The ASA has committed itself to being tougher on negative gender stereotyping in all marketing communications. Laura Kelly of the IPM’s Legal Advisory Service explores what this means for promotional marketers…
This week the ASA published a report, “Depictions, Perceptions and Harm”, following a major review of gender stereotypes in advertising.
It indicates a renewed commitment from the ASA to take a tougher stance on stereotypical gender roles or characteristics which can potentially cause harm. Some will consider this a long needed step in the right direction, but others may see it as a restriction on creative freedoms. So does the promotional marketing industry need to be worried?
It’s rare to see complaints about harm and offence relating to promotions – consumers are more often concerned with misleading headlines, missing conditions and making sure they get their prizes. However, when they do hit the headlines they can cause a stir. For example, a newspaper promotion offering a chance to “Win a date with a Daily Star Page 3 babe”, describing the women as a “sizzling prize” was unsurprisingly ruled by the ASA to be sexist and offensive. It may seem like an archaic idea – but this ran just two years ago.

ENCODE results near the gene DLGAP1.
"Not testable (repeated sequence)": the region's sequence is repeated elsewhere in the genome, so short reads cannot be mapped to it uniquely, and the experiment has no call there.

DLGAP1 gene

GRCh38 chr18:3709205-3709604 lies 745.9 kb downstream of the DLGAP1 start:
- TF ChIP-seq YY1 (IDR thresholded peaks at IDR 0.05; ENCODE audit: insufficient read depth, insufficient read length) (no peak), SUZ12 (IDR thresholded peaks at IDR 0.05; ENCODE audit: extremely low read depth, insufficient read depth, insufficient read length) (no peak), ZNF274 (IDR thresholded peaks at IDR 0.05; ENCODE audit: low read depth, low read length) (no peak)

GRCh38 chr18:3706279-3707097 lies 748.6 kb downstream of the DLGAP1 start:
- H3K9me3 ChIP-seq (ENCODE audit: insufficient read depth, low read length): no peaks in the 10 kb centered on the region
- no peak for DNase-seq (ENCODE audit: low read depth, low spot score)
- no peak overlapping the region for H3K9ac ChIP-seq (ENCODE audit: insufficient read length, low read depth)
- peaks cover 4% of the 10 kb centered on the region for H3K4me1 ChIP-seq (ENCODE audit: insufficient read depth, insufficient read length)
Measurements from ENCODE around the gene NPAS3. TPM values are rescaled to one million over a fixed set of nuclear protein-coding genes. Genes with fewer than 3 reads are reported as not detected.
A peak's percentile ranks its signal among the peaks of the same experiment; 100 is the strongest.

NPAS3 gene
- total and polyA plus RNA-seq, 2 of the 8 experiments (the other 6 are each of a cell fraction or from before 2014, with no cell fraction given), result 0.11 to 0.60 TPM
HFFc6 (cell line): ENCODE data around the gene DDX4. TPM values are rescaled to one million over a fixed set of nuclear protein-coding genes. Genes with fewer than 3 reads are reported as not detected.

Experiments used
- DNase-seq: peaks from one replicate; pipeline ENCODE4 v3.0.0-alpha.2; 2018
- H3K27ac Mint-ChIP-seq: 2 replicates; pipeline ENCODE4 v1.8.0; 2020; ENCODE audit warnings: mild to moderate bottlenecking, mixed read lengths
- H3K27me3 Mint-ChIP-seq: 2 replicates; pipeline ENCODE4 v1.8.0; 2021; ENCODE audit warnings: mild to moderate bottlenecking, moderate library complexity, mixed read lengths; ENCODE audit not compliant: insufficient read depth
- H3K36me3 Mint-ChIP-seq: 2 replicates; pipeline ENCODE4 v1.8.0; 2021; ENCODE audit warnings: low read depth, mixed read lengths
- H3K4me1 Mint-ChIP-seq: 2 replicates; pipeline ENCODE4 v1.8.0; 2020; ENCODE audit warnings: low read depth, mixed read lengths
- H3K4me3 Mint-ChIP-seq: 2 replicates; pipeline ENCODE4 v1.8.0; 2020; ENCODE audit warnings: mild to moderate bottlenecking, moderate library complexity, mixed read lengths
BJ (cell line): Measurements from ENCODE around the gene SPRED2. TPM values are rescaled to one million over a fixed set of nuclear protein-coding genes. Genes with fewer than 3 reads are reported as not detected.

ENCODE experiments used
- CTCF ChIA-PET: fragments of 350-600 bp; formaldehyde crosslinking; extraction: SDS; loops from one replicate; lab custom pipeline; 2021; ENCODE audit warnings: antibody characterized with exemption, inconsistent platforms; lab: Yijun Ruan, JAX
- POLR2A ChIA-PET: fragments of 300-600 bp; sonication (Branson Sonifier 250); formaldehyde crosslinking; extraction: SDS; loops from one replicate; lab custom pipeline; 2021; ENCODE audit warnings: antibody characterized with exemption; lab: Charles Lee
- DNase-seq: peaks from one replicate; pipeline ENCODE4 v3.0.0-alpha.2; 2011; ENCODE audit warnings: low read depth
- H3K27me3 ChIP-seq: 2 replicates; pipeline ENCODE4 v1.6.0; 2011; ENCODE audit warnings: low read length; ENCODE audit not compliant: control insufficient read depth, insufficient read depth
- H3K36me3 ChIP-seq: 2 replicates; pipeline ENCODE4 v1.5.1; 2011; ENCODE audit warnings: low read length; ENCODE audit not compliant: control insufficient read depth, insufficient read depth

Hopefully, few brands will want to run obviously problematic competitions like the above!
But the ASA also wants to target more insidious stereotyping – well known “characters” such as the bumbling, inept father and the servile, put upon mother are likely to fall into this category. Brands with links to traditionally gendered items such household products and toys will want to be wary.
Positive spins on gender with inclusive messages are a great way to go, as we’ve seen from the enormous coverage the “This Girl Can” campaign achieved, among others. But brands should also consider whether gender even needs to be part of their targeting strategy. The IPM’s Grand Prix winner this year, Sense’s Discomfort Future campaign for The Economist, aimed to engage open-minded people who reacted positively to unusual situations, offering free coffee from apparently recycled sewage water. It focused on what made their customers unique, not their gender.
So perhaps the main takeaway here should be that the best ideas don’t need tired gender stereotypes anyway. If you’re creative, the ASA’s new approach shouldn’t need to frighten you at all.
If you’re an IPM member and have any questions about the law, the CAP Code and other regulations or best practice, you can contact Laura at firstname.lastname@example.org